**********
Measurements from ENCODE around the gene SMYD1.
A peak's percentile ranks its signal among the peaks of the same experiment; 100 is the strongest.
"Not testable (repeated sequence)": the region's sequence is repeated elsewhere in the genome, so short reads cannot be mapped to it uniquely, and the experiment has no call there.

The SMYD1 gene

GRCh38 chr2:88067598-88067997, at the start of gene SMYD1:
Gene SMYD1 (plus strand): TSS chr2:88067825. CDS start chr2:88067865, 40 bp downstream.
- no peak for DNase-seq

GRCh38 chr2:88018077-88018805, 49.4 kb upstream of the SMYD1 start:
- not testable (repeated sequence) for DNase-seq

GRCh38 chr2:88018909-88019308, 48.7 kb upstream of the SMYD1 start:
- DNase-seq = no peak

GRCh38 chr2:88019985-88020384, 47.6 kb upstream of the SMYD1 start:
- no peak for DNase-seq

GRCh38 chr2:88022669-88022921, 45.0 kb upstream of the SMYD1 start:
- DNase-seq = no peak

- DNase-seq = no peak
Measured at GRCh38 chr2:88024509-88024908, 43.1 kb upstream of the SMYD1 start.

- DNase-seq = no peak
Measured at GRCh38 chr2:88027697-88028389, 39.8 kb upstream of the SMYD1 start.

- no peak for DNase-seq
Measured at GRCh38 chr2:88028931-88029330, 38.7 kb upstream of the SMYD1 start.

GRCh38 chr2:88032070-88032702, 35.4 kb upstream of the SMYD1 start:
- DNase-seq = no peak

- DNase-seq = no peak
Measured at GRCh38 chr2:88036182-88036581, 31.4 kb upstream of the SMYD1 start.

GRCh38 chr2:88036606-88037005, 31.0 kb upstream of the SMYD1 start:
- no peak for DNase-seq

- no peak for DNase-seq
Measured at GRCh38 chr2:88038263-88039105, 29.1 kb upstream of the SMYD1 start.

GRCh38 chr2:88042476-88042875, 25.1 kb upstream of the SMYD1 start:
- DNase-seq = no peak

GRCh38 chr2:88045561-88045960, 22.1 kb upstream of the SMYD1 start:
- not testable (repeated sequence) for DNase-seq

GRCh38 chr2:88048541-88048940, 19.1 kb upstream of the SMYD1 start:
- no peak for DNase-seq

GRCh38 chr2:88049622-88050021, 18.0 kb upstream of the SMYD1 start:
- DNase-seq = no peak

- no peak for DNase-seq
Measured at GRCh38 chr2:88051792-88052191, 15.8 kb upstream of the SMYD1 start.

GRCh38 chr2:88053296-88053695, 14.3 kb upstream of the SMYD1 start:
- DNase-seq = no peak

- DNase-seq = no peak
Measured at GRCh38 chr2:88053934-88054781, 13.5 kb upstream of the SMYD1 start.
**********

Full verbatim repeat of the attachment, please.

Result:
Measurements from ENCODE around the gene SMYD1.
A peak's percentile ranks its signal among the peaks of the same experiment; 100 is the strongest.
"Not testable (repeated sequence)": the region's sequence is repeated elsewhere in the genome, so short reads cannot be mapped to it uniquely, and the experiment has no call there.

The SMYD1 gene

GRCh38 chr2:88067598-88067997, at the start of gene SMYD1:
Gene SMYD1 (plus strand): TSS chr2:88067825. CDS start chr2:88067865, 40 bp downstream.
- no peak for DNase-seq

GRCh38 chr2:88018077-88018805, 49.4 kb upstream of the SMYD1 start:
- not testable (repeated sequence) for DNase-seq

GRCh38 chr2:88018909-88019308, 48.7 kb upstream of the SMYD1 start:
- DNase-seq = no peak

GRCh38 chr2:88019985-88020384, 47.6 kb upstream of the SMYD1 start:
- no peak for DNase-seq

GRCh38 chr2:88022669-88022921, 45.0 kb upstream of the SMYD1 start:
- DNase-seq = no peak

- DNase-seq = no peak
Measured at GRCh38 chr2:88024509-88024908, 43.1 kb upstream of the SMYD1 start.

- DNase-seq = no peak
Measured at GRCh38 chr2:88027697-88028389, 39.8 kb upstream of the SMYD1 start.

- no peak for DNase-seq
Measured at GRCh38 chr2:88028931-88029330, 38.7 kb upstream of the SMYD1 start.

GRCh38 chr2:88032070-88032702, 35.4 kb upstream of the SMYD1 start:
- DNase-seq = no peak

- DNase-seq = no peak
Measured at GRCh38 chr2:88036182-88036581, 31.4 kb upstream of the SMYD1 start.

GRCh38 chr2:88036606-88037005, 31.0 kb upstream of the SMYD1 start:
- no peak for DNase-seq

- no peak for DNase-seq
Measured at GRCh38 chr2:88038263-88039105, 29.1 kb upstream of the SMYD1 start.

GRCh38 chr2:88042476-88042875, 25.1 kb upstream of the SMYD1 start:
- DNase-seq = no peak

GRCh38 chr2:88045561-88045960, 22.1 kb upstream of the SMYD1 start:
- not testable (repeated sequence) for DNase-seq

GRCh38 chr2:88048541-88048940, 19.1 kb upstream of the SMYD1 start:
- no peak for DNase-seq

GRCh38 chr2:88049622-88050021, 18.0 kb upstream of the SMYD1 start:
- DNase-seq = no peak

- no peak for DNase-seq
Measured at GRCh38 chr2:88051792-88052191, 15.8 kb upstream of the SMYD1 start.

GRCh38 chr2:88053296-88053695, 14.3 kb upstream of the SMYD1 start:
- DNase-seq = no peak

- DNase-seq = no peak
Measured at GRCh38 chr2:88053934-88054781, 13.5 kb upstream of the SMYD1 start.